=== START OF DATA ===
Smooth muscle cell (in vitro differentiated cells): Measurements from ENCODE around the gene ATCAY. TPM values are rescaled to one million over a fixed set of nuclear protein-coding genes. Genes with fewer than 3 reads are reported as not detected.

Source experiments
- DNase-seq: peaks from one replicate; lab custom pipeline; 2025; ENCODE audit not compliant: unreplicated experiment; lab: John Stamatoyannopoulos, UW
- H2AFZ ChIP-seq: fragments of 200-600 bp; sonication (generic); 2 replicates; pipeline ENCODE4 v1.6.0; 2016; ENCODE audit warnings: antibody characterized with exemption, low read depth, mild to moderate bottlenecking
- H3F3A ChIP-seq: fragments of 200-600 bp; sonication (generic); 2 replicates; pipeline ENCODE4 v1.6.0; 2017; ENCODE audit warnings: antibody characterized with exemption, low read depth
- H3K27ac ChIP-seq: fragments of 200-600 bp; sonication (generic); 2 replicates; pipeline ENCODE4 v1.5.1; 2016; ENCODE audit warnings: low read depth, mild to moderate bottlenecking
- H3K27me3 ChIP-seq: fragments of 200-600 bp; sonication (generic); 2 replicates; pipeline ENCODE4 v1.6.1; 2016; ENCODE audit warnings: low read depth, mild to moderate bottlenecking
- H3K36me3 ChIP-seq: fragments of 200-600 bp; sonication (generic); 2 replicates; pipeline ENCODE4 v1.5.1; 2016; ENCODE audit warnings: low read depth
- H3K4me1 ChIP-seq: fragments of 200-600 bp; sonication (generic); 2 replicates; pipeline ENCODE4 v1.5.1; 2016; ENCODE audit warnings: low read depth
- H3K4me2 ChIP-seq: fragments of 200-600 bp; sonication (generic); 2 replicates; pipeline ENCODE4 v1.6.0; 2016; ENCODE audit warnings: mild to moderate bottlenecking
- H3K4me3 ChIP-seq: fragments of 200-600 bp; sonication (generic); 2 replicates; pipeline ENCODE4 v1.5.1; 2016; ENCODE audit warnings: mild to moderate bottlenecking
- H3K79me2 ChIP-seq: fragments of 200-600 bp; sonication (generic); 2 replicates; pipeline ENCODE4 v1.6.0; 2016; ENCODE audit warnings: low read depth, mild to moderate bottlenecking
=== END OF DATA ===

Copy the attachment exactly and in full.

Smooth muscle cell (in vitro differentiated cells): Measurements from ENCODE around the gene ATCAY. TPM values are rescaled to one million over a fixed set of nuclear protein-coding genes. Genes with fewer than 3 reads are reported as not detected.

Source experiments
- DNase-seq: peaks from one replicate; lab custom pipeline; 2025; ENCODE audit not compliant: unreplicated experiment; lab: John Stamatoyannopoulos, UW
- H2AFZ ChIP-seq: fragments of 200-600 bp; sonication (generic); 2 replicates; pipeline ENCODE4 v1.6.0; 2016; ENCODE audit warnings: antibody characterized with exemption, low read depth, mild to moderate bottlenecking
- H3F3A ChIP-seq: fragments of 200-600 bp; sonication (generic); 2 replicates; pipeline ENCODE4 v1.6.0; 2017; ENCODE audit warnings: antibody characterized with exemption, low read depth
- H3K27ac ChIP-seq: fragments of 200-600 bp; sonication (generic); 2 replicates; pipeline ENCODE4 v1.5.1; 2016; ENCODE audit warnings: low read depth, mild to moderate bottlenecking
- H3K27me3 ChIP-seq: fragments of 200-600 bp; sonication (generic); 2 replicates; pipeline ENCODE4 v1.6.1; 2016; ENCODE audit warnings: low read depth, mild to moderate bottlenecking
- H3K36me3 ChIP-seq: fragments of 200-600 bp; sonication (generic); 2 replicates; pipeline ENCODE4 v1.5.1; 2016; ENCODE audit warnings: low read depth
- H3K4me1 ChIP-seq: fragments of 200-600 bp; sonication (generic); 2 replicates; pipeline ENCODE4 v1.5.1; 2016; ENCODE audit warnings: low read depth
- H3K4me2 ChIP-seq: fragments of 200-600 bp; sonication (generic); 2 replicates; pipeline ENCODE4 v1.6.0; 2016; ENCODE audit warnings: mild to moderate bottlenecking
- H3K4me3 ChIP-seq: fragments of 200-600 bp; sonication (generic); 2 replicates; pipeline ENCODE4 v1.5.1; 2016; ENCODE audit warnings: mild to moderate bottlenecking
- H3K79me2 ChIP-seq: fragments of 200-600 bp; sonication (generic); 2 replicates; pipeline ENCODE4 v1.6.0; 2016; ENCODE audit warnings: low read depth, mild to moderate bottlenecking